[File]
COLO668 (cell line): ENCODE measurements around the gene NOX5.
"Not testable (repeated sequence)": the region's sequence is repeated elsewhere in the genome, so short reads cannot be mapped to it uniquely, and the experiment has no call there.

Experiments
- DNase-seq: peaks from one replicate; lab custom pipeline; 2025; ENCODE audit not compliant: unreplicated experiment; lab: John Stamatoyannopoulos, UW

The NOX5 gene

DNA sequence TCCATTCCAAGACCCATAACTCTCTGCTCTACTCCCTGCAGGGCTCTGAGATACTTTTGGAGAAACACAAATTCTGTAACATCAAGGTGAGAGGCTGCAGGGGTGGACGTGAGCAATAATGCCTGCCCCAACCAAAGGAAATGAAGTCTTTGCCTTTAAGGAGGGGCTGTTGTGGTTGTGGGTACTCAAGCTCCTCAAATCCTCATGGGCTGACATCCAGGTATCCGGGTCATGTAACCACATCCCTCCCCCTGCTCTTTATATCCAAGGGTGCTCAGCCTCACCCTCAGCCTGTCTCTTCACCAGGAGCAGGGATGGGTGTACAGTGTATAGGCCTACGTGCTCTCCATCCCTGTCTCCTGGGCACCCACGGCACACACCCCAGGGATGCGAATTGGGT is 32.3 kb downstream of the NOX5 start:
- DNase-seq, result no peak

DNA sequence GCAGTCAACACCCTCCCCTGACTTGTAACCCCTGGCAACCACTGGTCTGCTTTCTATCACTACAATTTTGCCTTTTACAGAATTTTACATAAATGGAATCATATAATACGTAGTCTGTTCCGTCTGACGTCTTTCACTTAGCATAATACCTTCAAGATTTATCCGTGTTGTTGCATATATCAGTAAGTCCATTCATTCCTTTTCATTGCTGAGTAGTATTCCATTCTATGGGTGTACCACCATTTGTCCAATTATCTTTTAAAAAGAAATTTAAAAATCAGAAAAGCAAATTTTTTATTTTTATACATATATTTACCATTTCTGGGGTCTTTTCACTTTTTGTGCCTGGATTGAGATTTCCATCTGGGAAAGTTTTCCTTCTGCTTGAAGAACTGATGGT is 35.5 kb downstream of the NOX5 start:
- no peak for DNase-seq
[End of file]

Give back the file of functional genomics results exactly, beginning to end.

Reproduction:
COLO668 (cell line): ENCODE measurements around the gene NOX5.
"Not testable (repeated sequence)": the region's sequence is repeated elsewhere in the genome, so short reads cannot be mapped to it uniquely, and the experiment has no call there.

Experiments
- DNase-seq: peaks from one replicate; lab custom pipeline; 2025; ENCODE audit not compliant: unreplicated experiment; lab: John Stamatoyannopoulos, UW

The NOX5 gene

DNA sequence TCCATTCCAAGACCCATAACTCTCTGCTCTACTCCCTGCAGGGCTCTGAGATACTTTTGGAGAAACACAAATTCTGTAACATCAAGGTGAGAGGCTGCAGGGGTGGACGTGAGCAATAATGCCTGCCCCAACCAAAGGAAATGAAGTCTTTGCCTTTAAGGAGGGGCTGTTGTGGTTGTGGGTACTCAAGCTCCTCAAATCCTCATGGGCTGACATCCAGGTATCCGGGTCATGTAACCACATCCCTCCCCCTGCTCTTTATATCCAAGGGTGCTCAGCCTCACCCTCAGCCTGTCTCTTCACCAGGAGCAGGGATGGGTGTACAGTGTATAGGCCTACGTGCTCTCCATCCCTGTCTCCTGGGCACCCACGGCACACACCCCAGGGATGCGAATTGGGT is 32.3 kb downstream of the NOX5 start:
- DNase-seq, result no peak

DNA sequence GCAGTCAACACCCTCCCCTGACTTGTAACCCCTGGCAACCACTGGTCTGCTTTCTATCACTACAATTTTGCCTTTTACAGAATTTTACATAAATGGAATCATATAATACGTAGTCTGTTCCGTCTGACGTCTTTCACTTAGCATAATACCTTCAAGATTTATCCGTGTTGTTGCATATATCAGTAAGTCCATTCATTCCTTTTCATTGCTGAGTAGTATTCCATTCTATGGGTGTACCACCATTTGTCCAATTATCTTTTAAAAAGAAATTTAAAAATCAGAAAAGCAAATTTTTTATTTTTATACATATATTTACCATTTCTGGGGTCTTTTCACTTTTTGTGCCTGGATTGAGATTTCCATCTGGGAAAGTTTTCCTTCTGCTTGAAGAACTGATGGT is 35.5 kb downstream of the NOX5 start:
- no peak for DNase-seq